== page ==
Skip to content Quick exit
REPORT CRIME ONLINEEMERGENCY CALL 999
REPORT CRIME ONLINEEMERGENCY CALL 999

Online dating

Online dating apps and websites are a very popular way for people to meet each other. Studies suggest that more than 10 million people use online dating services in the UK, making it the single largest source of new relationships.

Dating websites and apps

Sexual predators use online dating sites and apps as a way to target new victims.

With the popularity of online dating, we have seen an increase in sexual assaults as a result of people meeting up after speaking on dating websites or apps. These assaults are usually at the victims' homes, as people are lulled into a false sense of security by sexual predators.

Some dating websites and apps allow users to create anonymous accounts, or allow users to delete their account without holding backup copies of that account, its interactions or conversations. Because of this, it is not always easy to identify offenders, even if victims' have evidence of the conversations they have had with the offender. 

These types of unmonitored sites or apps create a significant issue for us in terms of identifying offenders and being able to gather evidence. 

 

Online dating and personal safety

If you decide to meet up with someone you've spoken to online, be sure to tell a friend or family member:

  • the name of the person you're meeting
  • where and at what time you are meeting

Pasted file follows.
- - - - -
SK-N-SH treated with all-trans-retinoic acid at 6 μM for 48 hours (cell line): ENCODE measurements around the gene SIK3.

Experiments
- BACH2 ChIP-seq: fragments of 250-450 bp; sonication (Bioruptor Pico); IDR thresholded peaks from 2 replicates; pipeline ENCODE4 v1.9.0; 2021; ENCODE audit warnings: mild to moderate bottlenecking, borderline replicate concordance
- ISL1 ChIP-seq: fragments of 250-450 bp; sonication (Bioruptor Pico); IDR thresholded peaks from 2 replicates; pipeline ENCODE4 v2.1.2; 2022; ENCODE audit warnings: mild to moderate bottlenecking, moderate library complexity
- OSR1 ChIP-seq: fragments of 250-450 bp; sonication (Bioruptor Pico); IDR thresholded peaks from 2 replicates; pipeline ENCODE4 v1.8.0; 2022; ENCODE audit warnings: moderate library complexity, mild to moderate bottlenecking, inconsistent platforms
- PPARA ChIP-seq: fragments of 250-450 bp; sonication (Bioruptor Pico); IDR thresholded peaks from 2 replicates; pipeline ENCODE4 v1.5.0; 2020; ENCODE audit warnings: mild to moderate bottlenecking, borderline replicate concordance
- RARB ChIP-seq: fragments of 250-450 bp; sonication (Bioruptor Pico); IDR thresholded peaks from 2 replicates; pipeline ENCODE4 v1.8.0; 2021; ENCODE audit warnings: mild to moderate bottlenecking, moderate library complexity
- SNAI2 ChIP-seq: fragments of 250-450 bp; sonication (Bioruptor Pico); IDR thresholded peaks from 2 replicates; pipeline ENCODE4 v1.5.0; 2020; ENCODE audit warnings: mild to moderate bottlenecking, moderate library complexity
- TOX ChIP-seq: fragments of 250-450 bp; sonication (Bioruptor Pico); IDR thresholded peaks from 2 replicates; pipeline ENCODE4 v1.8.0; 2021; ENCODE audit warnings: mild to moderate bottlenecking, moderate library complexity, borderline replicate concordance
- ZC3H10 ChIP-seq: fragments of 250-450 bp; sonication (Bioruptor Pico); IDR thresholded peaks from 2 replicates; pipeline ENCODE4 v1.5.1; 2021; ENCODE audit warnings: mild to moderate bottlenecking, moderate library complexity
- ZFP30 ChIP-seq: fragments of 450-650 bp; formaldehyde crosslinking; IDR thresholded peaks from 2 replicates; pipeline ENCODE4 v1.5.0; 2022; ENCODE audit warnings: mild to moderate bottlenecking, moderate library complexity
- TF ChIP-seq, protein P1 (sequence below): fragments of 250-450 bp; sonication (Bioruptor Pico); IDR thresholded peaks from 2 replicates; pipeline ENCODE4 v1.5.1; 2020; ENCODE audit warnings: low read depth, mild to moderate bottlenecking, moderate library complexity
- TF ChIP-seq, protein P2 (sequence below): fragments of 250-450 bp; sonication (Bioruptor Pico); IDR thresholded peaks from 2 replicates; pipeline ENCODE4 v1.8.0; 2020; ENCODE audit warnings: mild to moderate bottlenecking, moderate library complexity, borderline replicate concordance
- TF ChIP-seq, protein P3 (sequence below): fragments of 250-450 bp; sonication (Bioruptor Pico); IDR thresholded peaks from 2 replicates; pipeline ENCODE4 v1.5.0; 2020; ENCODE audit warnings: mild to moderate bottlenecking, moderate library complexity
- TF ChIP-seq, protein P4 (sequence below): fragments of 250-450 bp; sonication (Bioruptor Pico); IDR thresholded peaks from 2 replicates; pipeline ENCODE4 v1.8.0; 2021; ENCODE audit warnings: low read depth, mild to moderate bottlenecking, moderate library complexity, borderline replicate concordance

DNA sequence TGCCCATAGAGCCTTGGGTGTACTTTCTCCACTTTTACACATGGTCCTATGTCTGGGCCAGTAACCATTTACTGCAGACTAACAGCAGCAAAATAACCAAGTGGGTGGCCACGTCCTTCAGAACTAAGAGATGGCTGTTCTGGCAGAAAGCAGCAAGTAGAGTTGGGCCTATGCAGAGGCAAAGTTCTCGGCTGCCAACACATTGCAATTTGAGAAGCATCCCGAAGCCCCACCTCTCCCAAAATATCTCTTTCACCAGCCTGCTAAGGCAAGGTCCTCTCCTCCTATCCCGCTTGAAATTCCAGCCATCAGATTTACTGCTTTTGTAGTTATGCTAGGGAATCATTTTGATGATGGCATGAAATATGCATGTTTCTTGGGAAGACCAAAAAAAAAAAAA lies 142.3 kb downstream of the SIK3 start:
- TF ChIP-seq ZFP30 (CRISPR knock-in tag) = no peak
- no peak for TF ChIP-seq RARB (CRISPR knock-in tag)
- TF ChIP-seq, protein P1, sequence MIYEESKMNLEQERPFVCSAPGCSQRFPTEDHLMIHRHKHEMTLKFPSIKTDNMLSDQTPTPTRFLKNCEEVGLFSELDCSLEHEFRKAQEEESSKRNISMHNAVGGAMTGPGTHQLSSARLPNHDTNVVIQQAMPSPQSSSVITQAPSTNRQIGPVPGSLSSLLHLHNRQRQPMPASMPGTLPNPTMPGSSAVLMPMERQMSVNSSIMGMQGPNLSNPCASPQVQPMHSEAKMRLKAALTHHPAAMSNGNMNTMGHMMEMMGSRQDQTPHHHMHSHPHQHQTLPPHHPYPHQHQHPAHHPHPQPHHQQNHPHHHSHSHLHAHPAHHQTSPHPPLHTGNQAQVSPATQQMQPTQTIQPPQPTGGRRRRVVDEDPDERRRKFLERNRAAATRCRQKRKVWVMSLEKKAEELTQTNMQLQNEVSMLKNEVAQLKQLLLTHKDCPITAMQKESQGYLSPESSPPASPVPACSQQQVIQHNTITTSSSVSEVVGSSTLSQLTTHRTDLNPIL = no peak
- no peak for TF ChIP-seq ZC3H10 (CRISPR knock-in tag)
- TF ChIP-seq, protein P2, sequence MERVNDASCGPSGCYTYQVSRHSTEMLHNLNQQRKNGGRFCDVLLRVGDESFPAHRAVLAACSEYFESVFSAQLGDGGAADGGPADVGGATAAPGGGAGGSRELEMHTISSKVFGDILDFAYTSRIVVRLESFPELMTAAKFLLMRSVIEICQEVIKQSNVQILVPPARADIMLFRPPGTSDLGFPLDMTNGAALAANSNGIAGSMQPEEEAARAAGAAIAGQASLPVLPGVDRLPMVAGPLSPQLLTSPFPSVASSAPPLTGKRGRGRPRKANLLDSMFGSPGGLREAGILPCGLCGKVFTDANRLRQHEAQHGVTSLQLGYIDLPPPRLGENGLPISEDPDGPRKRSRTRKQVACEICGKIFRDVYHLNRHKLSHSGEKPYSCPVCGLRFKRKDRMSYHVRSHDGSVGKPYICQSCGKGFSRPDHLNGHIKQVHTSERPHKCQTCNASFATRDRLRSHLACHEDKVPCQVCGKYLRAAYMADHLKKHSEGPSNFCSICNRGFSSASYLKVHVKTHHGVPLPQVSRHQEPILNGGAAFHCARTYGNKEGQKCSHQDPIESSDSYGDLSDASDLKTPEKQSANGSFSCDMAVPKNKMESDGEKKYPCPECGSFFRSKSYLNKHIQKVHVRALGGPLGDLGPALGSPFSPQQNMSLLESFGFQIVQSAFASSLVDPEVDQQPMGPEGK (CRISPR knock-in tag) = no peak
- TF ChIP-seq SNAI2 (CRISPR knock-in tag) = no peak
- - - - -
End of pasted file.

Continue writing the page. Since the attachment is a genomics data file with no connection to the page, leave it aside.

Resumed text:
• what time you will arrive home.

We recommend agreeing to call your friend or family member during and after your meeting to reassure them that you are ok, or to alert them that you feel unsafe or uncomfortable. 

Visit our other pages for more advice on personal safety and sexual consent.

 

Ask for Angela

Many Cambridgeshire pub and bar venues now support the Ask for Angela campaign.

The campaign aims to keep people safe while dating in Cambridgeshire by promoting the simple code-word: ‘Angela’.

If you are on a date in a bar and are worried for your safety, you can discreetly ask for help by going to the bar and asking: ‘is Angela here?’.

This message then alerts bar staff to the situation, so they can phone for a taxi or offer a safe space for you to contact a family member or friend.

Ask for Angela was developed by Lincolnshire County Council and is being rolled out across the UK. It is supported by Cambridgeshire and Peterborough Domestic Abuse and Sexual Violence Partnership with local support from Community Safety Partnerships.

Our website uses cookies to improve your experience.

OK